All your federal loans can be found in the National Student Loan Data System. If you haven’t already, you’ll just need to create a login with your personal information to retrieve any federal student loan information tied to your name.
If you’re not sure about your private loans, you can look up your credit reports for free at AnnualCreditReport.com to get an overview of your outstanding accounts. You can also use a free tool like Credit Karma to see open accounts.
Once you have a handle on what you actually owe, work with the real numbers to make a repayment plan.
My next recommendation is to look into consolidating your student loans. This might be a good choice for you, since keeping track of all your different accounts has been a challenge.
One option is federal loan consolidation. This is a way to combine your federal student loans together, which is often necessary to take advantage of income-driven repayment plans. But know that consolidating your loans this way won’t actually save you money on interest. The new loan will have a weighted average rate equal to what you’re already paying.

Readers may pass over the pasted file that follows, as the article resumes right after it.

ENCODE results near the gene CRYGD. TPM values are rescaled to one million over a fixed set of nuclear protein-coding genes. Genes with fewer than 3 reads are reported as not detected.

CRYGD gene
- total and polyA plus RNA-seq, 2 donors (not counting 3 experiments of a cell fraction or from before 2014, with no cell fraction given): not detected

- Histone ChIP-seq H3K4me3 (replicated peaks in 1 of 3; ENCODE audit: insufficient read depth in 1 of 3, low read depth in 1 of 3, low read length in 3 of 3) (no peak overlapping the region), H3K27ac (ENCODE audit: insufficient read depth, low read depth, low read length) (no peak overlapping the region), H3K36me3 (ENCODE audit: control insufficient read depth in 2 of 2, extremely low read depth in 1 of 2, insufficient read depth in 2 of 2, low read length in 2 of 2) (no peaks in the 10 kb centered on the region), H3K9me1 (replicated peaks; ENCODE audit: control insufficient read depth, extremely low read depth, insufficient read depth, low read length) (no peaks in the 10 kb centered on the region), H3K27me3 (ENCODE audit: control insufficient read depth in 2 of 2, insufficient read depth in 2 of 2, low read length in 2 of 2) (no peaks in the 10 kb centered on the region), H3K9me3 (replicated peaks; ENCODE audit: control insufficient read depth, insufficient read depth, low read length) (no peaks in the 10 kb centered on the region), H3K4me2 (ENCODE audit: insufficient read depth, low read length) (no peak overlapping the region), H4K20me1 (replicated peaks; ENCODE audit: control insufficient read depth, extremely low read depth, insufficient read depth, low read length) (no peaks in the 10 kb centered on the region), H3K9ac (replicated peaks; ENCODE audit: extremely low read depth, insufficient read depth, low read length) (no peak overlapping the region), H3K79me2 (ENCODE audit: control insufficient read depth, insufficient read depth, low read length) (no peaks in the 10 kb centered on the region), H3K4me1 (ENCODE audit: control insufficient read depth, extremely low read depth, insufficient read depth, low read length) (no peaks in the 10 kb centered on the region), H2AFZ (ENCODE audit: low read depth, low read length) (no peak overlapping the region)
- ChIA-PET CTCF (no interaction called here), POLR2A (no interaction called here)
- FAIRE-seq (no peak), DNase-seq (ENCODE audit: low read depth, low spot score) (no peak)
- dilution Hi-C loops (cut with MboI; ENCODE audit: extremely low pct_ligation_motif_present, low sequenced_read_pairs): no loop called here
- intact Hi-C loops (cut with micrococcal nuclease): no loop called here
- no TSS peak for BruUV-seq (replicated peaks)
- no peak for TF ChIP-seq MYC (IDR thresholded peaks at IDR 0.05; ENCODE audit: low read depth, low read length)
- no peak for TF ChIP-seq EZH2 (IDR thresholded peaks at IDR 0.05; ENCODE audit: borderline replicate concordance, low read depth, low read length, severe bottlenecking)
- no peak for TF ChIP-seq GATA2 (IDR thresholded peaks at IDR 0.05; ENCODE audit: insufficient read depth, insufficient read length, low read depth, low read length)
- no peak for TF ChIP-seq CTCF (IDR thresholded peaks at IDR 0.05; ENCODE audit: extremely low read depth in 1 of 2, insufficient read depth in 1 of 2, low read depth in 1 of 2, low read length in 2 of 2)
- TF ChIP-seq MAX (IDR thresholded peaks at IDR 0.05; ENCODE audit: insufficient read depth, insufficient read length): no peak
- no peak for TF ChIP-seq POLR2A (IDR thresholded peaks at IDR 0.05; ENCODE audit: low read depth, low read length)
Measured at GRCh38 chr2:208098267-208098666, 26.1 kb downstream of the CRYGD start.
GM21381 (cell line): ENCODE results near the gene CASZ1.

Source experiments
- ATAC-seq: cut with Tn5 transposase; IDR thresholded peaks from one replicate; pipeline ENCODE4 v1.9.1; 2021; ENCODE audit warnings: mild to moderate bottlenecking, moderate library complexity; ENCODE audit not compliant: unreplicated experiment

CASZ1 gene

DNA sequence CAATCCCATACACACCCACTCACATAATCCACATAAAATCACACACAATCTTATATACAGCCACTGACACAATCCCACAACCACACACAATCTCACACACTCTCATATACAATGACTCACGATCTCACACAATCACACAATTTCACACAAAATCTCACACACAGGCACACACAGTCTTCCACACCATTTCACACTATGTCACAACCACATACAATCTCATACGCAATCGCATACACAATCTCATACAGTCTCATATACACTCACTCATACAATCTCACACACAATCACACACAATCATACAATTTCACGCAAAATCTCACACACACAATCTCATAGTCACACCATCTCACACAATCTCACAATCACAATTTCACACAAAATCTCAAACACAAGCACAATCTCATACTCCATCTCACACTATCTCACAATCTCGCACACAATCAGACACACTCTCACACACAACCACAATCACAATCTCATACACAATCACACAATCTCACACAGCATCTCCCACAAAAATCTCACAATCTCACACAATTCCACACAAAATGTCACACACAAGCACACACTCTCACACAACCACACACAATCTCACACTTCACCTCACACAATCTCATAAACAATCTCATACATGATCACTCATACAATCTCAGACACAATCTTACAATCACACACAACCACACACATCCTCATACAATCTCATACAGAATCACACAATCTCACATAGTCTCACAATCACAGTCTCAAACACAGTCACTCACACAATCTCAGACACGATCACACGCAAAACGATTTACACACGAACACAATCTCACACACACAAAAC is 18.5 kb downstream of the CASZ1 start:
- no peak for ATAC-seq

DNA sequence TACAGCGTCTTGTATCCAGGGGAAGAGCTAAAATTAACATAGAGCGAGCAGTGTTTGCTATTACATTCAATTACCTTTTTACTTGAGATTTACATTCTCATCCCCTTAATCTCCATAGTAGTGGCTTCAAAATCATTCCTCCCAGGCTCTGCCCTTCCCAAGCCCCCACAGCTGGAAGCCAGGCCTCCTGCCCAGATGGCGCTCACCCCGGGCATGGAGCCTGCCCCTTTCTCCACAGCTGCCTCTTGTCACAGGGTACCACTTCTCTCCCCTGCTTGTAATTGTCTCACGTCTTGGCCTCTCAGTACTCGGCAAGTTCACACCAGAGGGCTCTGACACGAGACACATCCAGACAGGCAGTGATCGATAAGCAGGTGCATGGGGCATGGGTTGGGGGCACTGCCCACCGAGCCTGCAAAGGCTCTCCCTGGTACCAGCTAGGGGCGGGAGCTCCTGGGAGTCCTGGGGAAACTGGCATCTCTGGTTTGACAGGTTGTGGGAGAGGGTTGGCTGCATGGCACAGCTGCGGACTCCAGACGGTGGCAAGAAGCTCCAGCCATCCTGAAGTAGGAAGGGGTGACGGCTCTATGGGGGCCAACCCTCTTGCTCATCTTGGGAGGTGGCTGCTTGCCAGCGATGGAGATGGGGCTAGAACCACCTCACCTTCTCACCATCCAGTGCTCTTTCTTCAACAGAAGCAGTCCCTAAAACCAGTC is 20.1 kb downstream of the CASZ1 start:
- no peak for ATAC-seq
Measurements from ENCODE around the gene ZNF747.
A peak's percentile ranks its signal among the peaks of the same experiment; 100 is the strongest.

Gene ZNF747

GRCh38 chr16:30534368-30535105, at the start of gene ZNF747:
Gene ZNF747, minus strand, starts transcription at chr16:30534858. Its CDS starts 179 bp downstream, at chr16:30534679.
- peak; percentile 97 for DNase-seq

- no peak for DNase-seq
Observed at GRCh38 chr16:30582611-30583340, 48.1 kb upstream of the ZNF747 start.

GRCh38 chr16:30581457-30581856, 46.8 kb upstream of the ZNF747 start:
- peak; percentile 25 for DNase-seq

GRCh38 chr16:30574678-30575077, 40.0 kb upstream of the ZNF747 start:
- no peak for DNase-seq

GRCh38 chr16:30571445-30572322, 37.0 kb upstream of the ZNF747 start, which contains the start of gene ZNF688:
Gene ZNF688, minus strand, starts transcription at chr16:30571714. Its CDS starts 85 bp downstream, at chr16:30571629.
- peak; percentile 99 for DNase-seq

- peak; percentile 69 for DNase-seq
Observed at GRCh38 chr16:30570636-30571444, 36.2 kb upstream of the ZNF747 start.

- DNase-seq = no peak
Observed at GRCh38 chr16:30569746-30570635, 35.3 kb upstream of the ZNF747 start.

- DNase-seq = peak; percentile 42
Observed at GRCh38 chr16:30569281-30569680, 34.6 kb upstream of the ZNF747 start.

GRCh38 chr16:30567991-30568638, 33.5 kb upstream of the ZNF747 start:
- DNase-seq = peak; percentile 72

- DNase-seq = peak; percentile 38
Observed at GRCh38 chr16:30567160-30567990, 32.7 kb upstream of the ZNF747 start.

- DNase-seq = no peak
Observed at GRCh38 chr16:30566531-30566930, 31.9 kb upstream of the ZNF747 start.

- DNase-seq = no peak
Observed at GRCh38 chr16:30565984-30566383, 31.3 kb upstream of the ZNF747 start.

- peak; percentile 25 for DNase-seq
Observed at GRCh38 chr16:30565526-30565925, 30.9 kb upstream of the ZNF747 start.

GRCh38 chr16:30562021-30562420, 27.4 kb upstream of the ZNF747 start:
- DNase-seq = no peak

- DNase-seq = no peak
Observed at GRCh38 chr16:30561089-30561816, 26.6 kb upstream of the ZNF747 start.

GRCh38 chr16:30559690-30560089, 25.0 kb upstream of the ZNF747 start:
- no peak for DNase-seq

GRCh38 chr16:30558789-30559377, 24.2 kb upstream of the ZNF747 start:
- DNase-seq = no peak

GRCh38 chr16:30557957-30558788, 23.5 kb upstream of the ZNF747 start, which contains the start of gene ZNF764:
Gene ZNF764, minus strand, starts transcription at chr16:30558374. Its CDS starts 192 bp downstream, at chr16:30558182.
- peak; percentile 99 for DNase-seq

Refinancing with a private lender can help you consolidate your debt and get a lower interest rate to potentially save thousands of dollars over the life of your loan. However, you’ll need to be able to qualify for the loan, which usually requires good credit and a steady income. Since you’re not earning regular paychecks at the moment, this might be an option to research and consider for later.
So let’s look at what you can do with your debts right now. In terms of making payments while your loans are deferred, you can pay as much or as little as you want. The more you can pay, the better, but you’ll likely be limited since you don’t have much income. You can try to shoot to cover the monthly interest, which you can estimate using our student loan payment calculator.
I would also look into PSLF further, especially if you have plans to go back to a PSLF-eligible career. Did you check into your eligibility on qualifying payments and why so few were counted? If the count feels incorrect, you may want to challenge it as it will potentially have a large impact on whether or not you can get forgiveness. And you can use our PSLF calculator to figure out if pursuing this program is even worth it.
Lastly, you asked about using your retirement savings to pay student loans. It’s a tough call on cashing out retirement funds to pay off debt. Experts like Dave Ramsey sometimes suggest this, but it can be a hard pill to swallow – you could face early withdrawal penalties and other fees that cut down your investment growth potential.
Ultimately, you will have to weigh you goals of managing debt and maintaining retirement savings and decide if this makes sense for you.